Pathways to agency: women writers and radical thought in the Low Countries, 1500–1800

Marrigje Paijmans*, Feike Dietz, Nina Geerdink, Inger Leemans, Cécile de Morrée, Martine Veldhuizen

*Corresponding author for this work

Research output: Contribution to JournalArticleAcademicpeer-review


Previous studies of radical thinkers have brought us few examples of female radicals from the Low Countries, even if the seventeenth-century Dutch Republic was a hub for radical thought which offered a relatively female-friendly climate. In this article, we explore how new perspectives and modes of analysis, better adjusted to the restrictions and opportunities women experienced, make women’s radical thought visible. By doing so, we aim to present a more balanced perspective on what might count as female radical thought in the early modern Low Countries (1500–1800). Starting from the notion of “agency,” we analyze the life, work and relations of three Dutch authors, as well as representations of female radicalism in two literary works, in order to rebalance the notion of radicalism in a woman’s world. Anna Bijns, Meynarda Verboom and Margaretha van Dijk were not radically disruptive in the sense of operating completely outside of male-dominated domains. Instead, they gained agency by negotiating their position in patriarchal knowledge systems and by bending conventions within male-dominated networks so that their voices could be heard. To understand these voices, it is necessary to disconnect “being radical” from “the amount of disruption caused” by female agency.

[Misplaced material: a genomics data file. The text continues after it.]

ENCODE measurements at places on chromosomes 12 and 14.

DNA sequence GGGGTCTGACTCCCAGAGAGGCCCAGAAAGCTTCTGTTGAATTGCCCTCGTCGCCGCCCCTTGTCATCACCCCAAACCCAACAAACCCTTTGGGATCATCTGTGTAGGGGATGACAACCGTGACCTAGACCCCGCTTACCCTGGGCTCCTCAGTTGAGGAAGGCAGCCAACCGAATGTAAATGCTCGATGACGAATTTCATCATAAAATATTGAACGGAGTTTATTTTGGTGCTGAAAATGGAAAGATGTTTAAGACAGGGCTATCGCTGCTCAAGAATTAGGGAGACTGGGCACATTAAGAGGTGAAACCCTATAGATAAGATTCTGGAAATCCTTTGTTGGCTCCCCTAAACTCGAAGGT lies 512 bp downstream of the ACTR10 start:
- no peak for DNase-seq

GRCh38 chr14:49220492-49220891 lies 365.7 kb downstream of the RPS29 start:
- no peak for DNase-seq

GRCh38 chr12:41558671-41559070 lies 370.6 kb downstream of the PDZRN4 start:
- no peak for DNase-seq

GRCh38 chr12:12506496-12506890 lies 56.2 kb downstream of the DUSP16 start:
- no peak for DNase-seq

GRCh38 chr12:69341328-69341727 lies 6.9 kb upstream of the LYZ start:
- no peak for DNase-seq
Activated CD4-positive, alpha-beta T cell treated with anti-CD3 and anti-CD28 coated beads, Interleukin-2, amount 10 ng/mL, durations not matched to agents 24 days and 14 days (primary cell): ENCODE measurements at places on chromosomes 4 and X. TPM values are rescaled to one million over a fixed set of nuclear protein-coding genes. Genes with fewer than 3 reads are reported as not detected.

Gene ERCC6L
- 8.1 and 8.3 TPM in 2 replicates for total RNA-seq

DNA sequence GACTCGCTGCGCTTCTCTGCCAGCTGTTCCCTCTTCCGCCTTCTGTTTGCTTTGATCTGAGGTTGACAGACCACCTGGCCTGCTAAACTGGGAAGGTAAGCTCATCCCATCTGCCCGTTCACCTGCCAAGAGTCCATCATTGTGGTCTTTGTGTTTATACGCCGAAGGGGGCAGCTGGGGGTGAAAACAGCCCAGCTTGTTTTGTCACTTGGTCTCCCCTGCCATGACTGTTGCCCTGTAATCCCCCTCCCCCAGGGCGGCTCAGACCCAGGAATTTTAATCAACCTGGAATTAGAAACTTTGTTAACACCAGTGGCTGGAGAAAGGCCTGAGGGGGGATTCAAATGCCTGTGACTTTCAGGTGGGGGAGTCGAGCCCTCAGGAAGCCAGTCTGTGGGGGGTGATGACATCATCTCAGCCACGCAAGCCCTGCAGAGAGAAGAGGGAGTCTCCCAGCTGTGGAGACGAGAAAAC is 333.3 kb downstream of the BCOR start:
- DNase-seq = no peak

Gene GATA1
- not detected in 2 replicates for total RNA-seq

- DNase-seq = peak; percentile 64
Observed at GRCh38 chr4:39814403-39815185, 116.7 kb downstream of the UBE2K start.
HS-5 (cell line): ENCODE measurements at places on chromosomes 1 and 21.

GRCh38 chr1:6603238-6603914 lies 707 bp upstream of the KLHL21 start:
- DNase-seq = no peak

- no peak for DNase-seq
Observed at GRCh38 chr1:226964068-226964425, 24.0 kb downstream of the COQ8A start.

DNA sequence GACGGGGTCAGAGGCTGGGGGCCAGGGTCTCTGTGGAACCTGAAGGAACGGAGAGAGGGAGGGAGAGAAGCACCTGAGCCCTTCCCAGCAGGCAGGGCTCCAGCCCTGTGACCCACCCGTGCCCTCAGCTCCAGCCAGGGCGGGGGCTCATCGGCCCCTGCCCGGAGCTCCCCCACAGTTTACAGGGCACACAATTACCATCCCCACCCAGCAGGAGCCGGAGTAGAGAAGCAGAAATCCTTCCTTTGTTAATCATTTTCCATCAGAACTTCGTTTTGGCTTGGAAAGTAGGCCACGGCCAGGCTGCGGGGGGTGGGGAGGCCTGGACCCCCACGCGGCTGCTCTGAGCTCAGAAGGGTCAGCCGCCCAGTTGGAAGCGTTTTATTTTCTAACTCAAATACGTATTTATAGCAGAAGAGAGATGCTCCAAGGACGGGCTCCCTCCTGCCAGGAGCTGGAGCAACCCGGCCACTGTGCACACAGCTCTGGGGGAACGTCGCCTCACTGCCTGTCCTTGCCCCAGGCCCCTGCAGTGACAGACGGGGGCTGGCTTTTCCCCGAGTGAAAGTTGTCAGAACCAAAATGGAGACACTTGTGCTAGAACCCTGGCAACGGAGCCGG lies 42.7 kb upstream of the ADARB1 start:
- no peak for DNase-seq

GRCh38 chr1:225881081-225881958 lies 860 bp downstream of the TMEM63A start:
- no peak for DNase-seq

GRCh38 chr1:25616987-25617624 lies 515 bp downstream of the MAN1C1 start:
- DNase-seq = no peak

Original languageEnglish
Pages (from-to)51-71
Number of pages21
JournalIntellectual History Review
Issue number1
Early online date4 Feb 2021
Publication statusPublished - 2021


  • agency
  • Dutch literature
  • radical thought
  • the Low Countries
  • Women’s writing


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